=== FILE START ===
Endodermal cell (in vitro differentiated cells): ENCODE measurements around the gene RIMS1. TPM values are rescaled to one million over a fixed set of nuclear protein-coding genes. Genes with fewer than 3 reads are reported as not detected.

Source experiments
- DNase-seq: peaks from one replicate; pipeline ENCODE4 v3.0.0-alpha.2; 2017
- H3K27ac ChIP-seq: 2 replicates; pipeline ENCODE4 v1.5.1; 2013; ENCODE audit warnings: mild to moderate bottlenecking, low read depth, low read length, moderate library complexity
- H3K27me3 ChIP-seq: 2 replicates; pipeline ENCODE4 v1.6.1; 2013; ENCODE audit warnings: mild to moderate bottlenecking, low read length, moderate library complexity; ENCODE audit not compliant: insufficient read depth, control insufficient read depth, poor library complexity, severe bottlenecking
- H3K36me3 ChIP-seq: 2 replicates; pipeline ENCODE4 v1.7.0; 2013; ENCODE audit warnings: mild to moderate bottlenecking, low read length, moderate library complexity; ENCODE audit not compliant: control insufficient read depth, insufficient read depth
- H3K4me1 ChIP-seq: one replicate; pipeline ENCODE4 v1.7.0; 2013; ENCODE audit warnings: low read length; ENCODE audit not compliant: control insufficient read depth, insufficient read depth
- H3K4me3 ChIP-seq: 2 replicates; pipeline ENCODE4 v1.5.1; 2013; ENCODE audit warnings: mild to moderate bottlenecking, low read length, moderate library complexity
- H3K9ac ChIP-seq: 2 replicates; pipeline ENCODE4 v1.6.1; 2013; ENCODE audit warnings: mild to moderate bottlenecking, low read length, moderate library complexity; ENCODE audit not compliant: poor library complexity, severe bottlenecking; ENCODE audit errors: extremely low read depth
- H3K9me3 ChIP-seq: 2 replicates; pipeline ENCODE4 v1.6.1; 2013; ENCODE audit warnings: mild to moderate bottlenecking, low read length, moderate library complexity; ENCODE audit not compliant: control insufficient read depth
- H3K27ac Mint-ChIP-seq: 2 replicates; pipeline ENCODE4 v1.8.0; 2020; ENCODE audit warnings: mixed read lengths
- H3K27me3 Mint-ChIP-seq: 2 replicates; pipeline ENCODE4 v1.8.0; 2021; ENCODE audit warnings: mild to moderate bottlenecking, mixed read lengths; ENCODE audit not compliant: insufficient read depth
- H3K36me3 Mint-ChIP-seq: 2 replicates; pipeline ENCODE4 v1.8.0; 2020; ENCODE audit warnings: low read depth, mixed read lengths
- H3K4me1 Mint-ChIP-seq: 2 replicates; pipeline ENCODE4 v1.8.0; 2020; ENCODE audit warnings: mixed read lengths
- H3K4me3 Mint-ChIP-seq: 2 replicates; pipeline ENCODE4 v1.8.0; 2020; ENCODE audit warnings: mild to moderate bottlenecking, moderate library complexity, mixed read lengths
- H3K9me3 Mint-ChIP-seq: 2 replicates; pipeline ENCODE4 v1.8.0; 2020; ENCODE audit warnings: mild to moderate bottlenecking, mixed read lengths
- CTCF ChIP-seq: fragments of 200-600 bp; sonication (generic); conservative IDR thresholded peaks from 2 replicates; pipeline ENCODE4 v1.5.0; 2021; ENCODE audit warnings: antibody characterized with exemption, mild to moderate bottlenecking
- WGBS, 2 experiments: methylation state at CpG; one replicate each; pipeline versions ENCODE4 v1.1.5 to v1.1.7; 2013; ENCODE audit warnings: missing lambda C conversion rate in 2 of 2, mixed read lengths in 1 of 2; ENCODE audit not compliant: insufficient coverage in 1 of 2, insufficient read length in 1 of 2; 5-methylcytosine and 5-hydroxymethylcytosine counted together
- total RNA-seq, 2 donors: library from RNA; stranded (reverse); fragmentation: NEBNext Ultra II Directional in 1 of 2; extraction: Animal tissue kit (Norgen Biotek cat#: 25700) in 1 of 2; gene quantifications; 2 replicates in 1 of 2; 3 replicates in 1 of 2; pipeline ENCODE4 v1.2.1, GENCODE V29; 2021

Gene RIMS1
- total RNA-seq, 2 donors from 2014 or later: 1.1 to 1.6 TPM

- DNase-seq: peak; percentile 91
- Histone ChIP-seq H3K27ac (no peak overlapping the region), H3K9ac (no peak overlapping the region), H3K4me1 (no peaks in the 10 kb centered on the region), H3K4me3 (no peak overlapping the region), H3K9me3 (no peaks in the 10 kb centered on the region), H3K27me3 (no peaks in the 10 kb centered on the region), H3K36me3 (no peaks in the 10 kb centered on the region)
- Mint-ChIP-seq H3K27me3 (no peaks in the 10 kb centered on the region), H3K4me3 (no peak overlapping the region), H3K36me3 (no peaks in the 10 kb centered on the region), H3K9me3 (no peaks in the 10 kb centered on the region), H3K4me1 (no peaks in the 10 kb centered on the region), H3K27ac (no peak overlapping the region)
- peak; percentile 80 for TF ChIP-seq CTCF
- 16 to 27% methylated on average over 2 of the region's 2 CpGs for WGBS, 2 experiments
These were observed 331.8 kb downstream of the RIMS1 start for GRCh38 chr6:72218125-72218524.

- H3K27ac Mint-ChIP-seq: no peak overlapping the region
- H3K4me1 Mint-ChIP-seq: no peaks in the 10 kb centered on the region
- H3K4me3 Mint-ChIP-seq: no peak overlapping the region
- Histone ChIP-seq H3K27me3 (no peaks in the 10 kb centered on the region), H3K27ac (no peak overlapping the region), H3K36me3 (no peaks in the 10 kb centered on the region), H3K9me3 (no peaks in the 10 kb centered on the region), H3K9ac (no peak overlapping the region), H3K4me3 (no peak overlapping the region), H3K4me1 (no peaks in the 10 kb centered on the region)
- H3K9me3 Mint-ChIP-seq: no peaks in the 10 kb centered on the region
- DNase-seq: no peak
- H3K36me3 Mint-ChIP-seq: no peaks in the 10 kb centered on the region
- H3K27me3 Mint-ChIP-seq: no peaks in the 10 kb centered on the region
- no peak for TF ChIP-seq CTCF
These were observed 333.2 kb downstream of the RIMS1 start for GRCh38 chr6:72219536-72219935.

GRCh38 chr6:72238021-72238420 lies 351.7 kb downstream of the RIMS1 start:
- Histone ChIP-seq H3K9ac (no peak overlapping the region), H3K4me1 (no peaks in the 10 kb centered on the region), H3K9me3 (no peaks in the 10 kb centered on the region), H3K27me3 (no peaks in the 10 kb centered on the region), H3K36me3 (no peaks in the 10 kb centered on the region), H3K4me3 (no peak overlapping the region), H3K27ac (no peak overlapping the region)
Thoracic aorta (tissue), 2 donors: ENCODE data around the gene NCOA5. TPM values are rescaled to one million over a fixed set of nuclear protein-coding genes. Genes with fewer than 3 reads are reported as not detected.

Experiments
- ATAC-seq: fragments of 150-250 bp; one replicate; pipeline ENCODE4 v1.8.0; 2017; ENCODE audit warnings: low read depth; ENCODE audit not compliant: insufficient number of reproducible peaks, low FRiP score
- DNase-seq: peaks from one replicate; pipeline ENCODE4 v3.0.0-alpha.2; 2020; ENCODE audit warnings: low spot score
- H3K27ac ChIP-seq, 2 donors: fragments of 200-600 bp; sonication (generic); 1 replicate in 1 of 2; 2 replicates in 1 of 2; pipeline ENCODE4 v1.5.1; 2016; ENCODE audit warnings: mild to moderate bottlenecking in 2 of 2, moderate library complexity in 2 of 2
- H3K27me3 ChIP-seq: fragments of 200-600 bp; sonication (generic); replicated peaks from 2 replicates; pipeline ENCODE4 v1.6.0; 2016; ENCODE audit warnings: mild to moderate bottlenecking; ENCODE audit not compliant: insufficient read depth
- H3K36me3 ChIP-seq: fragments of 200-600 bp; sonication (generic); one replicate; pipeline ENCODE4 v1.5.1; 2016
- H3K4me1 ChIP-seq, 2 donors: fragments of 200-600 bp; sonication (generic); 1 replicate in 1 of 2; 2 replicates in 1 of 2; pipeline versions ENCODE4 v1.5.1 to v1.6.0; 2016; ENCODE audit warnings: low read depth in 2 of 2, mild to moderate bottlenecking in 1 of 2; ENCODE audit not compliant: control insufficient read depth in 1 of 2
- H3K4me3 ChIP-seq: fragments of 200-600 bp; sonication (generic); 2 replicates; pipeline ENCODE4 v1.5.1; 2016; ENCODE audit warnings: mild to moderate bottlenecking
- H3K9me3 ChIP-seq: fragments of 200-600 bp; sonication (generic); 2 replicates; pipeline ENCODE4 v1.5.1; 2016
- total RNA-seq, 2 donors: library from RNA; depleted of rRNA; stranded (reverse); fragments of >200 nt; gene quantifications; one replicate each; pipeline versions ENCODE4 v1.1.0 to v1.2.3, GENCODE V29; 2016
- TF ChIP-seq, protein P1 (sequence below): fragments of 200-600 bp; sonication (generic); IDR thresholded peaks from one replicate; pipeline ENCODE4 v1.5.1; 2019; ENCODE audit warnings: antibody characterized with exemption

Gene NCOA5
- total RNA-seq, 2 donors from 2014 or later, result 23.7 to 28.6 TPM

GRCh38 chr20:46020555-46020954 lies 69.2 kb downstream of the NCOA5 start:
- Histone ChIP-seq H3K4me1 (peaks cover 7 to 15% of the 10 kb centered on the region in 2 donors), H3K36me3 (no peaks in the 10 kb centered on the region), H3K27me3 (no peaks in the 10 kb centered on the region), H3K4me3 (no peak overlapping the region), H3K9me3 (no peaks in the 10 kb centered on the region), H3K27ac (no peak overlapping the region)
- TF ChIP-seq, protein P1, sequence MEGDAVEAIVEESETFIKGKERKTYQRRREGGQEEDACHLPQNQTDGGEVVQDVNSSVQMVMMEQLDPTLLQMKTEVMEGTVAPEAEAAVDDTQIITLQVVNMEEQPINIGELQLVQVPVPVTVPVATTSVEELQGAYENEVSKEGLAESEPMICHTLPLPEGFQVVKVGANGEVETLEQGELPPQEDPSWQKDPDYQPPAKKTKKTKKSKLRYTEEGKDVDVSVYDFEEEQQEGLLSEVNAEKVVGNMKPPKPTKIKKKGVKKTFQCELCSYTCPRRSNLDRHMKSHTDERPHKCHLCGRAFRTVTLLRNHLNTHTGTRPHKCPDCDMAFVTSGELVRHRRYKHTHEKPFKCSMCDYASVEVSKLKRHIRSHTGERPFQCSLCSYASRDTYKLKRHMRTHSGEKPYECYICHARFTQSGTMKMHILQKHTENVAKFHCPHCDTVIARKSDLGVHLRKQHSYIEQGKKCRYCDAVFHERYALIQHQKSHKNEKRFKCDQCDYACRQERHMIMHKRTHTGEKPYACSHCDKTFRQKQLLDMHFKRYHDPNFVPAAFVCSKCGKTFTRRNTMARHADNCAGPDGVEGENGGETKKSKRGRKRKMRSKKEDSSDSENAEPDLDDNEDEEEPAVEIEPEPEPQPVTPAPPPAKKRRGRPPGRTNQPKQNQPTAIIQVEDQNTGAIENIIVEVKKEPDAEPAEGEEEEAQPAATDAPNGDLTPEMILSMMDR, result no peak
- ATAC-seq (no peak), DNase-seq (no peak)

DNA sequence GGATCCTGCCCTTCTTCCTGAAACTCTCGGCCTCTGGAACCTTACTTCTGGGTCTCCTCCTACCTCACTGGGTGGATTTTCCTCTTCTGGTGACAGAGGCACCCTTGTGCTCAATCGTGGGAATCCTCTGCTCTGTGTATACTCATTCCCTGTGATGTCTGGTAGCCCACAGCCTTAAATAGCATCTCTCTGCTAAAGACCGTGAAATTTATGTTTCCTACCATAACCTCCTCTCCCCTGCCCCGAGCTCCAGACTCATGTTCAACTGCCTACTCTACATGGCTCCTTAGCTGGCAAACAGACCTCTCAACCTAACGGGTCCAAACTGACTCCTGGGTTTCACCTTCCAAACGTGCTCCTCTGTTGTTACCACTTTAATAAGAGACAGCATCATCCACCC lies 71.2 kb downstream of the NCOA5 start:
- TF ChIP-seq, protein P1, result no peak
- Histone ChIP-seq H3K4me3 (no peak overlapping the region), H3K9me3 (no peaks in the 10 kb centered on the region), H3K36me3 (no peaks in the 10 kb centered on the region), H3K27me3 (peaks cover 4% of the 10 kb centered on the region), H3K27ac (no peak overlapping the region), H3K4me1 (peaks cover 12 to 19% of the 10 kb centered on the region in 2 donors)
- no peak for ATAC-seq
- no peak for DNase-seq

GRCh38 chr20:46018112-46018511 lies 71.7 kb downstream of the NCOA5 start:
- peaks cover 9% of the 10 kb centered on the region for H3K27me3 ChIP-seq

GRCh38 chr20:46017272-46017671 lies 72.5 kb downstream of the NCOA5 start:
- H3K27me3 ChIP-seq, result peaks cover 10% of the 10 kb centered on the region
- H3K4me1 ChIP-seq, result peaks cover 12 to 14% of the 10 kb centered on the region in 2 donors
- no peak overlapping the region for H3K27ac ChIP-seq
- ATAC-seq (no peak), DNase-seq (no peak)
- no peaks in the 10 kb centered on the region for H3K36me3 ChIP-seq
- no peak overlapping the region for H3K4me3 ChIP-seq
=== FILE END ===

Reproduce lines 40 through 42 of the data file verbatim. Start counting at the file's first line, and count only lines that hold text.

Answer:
Thoracic aorta (tissue), 2 donors: ENCODE data around the gene NCOA5. TPM values are rescaled to one million over a fixed set of nuclear protein-coding genes. Genes with fewer than 3 reads are reported as not detected.

Experiments
- ATAC-seq: fragments of 150-250 bp; one replicate; pipeline ENCODE4 v1.8.0; 2017; ENCODE audit warnings: low read depth; ENCODE audit not compliant: insufficient number of reproducible peaks, low FRiP score